- Credits: 2
- Format: Self-Study eBook
- Field of Study: Corporate Finance | Business | Industry
- Author/Speaker: Matt H. Evans
|Course ID:||Advanced Preparation:||Experience Level:|
|Published Date:||Program Prerequisites:||Other Course Formats:|
|© Jan 2020||General Understanding of Financing||N/A|
Capital Budgeting Analysis is a process of evaluating how we invest in capital assets; i.e. assets that provide cash flow benefits for more than one year. We will include three stages within Capital Budgeting Analysis: Decision Analysis for Knowledge Building, Option Pricing to Establish Position, Discounted Cash Flow (DCF) for making the Investment Decision.
The long-term investments we make today determine the value we will have tomorrow. Therefore, capital budgeting analysis is critical to creating value within financial management. And the only certainty within capital budgeting is uncertainty. Therefore, one of the biggest challenges in capital budgeting is managing uncertainty. We deal with uncertainty through a three-stage process:
- Build knowledge through decision analysis.
- Recognize and encourage options within projects.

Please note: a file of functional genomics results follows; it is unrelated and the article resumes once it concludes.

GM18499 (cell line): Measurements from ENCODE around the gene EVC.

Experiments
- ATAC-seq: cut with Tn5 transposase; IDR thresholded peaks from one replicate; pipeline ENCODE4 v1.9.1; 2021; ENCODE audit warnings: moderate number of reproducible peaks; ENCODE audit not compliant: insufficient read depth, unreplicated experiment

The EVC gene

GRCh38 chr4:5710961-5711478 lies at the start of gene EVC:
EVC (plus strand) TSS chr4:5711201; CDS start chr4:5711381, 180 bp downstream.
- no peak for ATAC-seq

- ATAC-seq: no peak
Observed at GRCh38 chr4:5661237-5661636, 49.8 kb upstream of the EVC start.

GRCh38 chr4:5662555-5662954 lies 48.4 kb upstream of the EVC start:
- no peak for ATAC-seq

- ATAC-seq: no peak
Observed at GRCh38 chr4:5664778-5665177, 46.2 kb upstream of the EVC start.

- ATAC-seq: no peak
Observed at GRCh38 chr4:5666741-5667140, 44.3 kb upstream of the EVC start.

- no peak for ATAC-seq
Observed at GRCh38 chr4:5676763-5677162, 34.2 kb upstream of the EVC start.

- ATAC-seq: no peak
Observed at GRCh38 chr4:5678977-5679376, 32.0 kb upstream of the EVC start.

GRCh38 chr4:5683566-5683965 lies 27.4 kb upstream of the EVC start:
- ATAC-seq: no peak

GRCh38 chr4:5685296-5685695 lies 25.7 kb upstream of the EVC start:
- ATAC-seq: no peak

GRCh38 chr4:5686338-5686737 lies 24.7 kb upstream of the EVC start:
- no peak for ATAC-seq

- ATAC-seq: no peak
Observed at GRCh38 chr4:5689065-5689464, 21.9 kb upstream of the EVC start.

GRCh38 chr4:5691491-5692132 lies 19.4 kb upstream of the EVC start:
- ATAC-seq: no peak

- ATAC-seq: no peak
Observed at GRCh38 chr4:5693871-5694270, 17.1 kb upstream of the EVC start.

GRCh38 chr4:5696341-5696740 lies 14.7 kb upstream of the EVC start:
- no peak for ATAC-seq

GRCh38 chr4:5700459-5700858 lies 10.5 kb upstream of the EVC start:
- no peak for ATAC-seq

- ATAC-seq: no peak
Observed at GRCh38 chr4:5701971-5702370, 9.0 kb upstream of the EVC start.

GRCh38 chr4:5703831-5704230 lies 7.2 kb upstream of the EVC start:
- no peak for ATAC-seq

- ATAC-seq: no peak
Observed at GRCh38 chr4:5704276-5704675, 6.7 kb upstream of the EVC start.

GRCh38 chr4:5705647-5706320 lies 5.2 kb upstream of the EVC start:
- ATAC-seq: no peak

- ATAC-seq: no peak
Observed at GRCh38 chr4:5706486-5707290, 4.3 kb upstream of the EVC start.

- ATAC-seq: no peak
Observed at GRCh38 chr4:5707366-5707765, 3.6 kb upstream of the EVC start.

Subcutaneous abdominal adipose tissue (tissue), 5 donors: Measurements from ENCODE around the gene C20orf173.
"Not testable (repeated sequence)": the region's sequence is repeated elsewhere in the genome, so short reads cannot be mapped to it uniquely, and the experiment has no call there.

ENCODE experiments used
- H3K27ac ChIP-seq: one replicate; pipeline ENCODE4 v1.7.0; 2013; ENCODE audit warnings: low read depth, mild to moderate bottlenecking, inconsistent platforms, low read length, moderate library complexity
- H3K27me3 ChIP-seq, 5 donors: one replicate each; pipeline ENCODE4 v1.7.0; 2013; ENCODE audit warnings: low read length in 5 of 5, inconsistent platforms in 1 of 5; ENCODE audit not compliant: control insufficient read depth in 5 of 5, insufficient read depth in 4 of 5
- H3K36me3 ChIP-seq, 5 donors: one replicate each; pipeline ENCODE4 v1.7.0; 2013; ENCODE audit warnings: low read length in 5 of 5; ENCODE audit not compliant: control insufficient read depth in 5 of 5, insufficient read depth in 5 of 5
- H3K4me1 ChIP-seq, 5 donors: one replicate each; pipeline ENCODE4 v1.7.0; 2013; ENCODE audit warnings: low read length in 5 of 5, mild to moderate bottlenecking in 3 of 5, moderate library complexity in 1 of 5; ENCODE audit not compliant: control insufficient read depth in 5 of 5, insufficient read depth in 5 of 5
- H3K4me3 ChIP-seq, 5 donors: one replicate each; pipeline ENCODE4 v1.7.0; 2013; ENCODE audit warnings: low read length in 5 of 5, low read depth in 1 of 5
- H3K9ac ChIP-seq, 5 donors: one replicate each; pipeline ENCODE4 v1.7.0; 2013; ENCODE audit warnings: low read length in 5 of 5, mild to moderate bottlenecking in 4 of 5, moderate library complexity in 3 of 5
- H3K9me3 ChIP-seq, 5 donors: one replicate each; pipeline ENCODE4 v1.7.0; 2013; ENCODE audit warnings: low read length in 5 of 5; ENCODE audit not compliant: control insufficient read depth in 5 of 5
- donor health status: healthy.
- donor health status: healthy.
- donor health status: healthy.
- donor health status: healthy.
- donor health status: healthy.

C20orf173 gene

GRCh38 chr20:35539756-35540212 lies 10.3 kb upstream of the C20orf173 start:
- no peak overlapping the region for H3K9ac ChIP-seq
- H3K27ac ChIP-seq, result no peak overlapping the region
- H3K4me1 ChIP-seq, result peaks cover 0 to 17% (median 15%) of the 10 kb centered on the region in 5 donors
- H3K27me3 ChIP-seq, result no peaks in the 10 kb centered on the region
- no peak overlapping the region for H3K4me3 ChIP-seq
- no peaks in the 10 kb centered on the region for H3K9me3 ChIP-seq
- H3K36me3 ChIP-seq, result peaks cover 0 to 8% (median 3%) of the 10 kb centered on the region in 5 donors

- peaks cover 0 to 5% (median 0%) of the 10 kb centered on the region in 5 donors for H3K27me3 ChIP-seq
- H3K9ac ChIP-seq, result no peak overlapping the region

- Invest based on economic criteria that have realistic economic assumptions.
Once we have completed the three-stage process (as outlined above), we evaluate capital projects using a mix of economic criteria that adheres to the principles of financial management. Three good economic criteria are Net Present Value, Modified Internal Rate of Return, and Discounted Payback.
Additionally, we need to manage project risk differently than we would manage uncertainty. We have several tools to help us manage risks, such as increasing the discount rate. Finally, we want to implement post-analysis and tracking of projects after we have invested. This helps eliminate bias and errors in the capital budgeting process.
Who Should Attend:
- All Certified Public Accountants (CPAs)